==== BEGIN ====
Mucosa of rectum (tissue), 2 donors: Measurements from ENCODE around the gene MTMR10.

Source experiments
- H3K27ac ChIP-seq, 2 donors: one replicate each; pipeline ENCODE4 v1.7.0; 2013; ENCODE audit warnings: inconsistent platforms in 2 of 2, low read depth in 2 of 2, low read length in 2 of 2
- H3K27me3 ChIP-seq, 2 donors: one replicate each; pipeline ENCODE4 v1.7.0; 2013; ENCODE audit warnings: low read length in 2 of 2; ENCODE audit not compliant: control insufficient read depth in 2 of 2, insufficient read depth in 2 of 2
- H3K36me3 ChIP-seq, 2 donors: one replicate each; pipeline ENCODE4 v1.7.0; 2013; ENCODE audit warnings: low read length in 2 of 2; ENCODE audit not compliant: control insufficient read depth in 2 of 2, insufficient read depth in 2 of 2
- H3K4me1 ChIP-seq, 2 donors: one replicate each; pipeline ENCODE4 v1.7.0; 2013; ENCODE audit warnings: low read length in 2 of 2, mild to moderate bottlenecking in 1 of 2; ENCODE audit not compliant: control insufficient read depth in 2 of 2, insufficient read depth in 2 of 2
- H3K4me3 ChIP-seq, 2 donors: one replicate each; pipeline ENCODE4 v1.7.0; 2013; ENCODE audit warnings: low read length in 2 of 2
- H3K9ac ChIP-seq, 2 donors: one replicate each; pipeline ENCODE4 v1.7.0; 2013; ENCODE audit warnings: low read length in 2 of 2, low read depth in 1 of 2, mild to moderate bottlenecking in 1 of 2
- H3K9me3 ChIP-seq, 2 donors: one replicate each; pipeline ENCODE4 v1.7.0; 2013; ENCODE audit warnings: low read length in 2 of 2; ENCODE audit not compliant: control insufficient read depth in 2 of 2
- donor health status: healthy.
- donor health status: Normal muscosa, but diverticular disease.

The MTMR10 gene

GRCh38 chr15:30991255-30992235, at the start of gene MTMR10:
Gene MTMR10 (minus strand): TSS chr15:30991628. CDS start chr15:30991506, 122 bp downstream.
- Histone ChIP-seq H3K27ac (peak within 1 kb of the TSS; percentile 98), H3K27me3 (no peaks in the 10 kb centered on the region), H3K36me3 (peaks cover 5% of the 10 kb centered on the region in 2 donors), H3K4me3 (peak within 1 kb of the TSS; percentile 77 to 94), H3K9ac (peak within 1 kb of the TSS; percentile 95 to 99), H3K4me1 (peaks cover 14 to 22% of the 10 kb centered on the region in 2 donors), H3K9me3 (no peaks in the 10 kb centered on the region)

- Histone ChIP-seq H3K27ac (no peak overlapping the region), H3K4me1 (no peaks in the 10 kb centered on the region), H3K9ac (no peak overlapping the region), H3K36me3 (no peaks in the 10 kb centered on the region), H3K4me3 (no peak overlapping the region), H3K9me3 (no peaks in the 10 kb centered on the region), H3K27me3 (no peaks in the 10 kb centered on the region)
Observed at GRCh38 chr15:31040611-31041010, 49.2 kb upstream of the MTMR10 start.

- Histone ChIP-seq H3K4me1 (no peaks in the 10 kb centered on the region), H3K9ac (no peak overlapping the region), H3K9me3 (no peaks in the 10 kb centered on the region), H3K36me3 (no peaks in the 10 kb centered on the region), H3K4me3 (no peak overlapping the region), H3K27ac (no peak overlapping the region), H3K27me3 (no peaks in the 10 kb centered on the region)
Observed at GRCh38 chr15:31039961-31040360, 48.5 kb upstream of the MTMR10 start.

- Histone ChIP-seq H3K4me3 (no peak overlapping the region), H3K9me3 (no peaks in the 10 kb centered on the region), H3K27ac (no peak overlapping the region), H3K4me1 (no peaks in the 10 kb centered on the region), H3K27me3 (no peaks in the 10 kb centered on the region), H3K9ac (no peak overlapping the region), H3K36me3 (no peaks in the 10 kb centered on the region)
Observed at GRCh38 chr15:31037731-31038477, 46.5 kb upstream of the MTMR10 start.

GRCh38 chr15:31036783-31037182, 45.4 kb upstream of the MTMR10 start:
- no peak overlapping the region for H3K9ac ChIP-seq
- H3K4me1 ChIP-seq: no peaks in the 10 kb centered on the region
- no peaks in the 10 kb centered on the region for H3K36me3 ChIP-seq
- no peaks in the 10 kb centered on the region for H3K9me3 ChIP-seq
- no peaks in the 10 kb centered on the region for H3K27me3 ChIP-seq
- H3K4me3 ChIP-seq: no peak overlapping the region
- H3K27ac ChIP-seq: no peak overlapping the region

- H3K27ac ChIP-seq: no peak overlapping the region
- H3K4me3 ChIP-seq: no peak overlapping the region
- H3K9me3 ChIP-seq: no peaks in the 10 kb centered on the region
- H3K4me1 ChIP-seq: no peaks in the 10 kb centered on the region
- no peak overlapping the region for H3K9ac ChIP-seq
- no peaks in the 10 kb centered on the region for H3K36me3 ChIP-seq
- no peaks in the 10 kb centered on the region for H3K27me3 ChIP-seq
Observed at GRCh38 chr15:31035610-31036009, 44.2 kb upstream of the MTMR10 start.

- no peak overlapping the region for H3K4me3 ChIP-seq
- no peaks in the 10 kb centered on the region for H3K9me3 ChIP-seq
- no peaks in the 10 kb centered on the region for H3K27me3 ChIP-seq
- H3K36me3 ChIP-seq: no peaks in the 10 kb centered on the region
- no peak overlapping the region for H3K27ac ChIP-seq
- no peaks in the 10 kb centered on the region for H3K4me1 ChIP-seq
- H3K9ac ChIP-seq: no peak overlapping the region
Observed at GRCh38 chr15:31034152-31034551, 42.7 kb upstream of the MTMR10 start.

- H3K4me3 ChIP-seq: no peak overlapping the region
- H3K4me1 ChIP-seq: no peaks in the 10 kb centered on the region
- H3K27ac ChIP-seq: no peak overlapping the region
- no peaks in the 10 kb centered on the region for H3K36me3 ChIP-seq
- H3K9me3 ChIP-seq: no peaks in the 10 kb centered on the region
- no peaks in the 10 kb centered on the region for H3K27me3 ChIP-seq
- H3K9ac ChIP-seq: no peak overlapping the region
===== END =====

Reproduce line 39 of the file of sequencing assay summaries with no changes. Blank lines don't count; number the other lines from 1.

- no peaks in the 10 kb centered on the region for H3K9me3 ChIP-seq